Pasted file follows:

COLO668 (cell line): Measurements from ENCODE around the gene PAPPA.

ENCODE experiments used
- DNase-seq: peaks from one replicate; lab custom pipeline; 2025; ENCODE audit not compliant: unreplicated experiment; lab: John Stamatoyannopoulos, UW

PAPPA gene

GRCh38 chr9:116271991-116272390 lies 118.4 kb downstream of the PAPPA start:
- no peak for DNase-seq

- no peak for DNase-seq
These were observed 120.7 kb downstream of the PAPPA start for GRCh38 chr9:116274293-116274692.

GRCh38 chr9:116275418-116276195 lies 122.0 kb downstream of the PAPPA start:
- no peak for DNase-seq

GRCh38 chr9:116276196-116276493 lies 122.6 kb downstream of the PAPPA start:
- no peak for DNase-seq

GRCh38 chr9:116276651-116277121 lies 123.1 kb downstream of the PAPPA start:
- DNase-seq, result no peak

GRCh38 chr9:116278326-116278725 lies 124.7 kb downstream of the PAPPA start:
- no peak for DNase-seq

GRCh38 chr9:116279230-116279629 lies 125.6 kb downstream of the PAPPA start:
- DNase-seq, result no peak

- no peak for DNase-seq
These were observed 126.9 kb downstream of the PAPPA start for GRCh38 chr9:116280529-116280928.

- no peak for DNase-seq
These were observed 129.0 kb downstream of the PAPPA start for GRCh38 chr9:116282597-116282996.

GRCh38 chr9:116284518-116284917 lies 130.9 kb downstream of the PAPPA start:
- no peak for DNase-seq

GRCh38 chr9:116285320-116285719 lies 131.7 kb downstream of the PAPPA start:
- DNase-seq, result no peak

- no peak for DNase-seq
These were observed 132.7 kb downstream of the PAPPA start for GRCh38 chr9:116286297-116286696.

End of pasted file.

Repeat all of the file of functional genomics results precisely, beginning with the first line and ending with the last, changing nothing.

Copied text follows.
COLO668 (cell line): Measurements from ENCODE around the gene PAPPA.

ENCODE experiments used
- DNase-seq: peaks from one replicate; lab custom pipeline; 2025; ENCODE audit not compliant: unreplicated experiment; lab: John Stamatoyannopoulos, UW

PAPPA gene

GRCh38 chr9:116271991-116272390 lies 118.4 kb downstream of the PAPPA start:
- no peak for DNase-seq

- no peak for DNase-seq
These were observed 120.7 kb downstream of the PAPPA start for GRCh38 chr9:116274293-116274692.

GRCh38 chr9:116275418-116276195 lies 122.0 kb downstream of the PAPPA start:
- no peak for DNase-seq

GRCh38 chr9:116276196-116276493 lies 122.6 kb downstream of the PAPPA start:
- no peak for DNase-seq

GRCh38 chr9:116276651-116277121 lies 123.1 kb downstream of the PAPPA start:
- DNase-seq, result no peak

GRCh38 chr9:116278326-116278725 lies 124.7 kb downstream of the PAPPA start:
- no peak for DNase-seq

GRCh38 chr9:116279230-116279629 lies 125.6 kb downstream of the PAPPA start:
- DNase-seq, result no peak

- no peak for DNase-seq
These were observed 126.9 kb downstream of the PAPPA start for GRCh38 chr9:116280529-116280928.

- no peak for DNase-seq
These were observed 129.0 kb downstream of the PAPPA start for GRCh38 chr9:116282597-116282996.

GRCh38 chr9:116284518-116284917 lies 130.9 kb downstream of the PAPPA start:
- no peak for DNase-seq

GRCh38 chr9:116285320-116285719 lies 131.7 kb downstream of the PAPPA start:
- DNase-seq, result no peak

- no peak for DNase-seq
These were observed 132.7 kb downstream of the PAPPA start for GRCh38 chr9:116286297-116286696.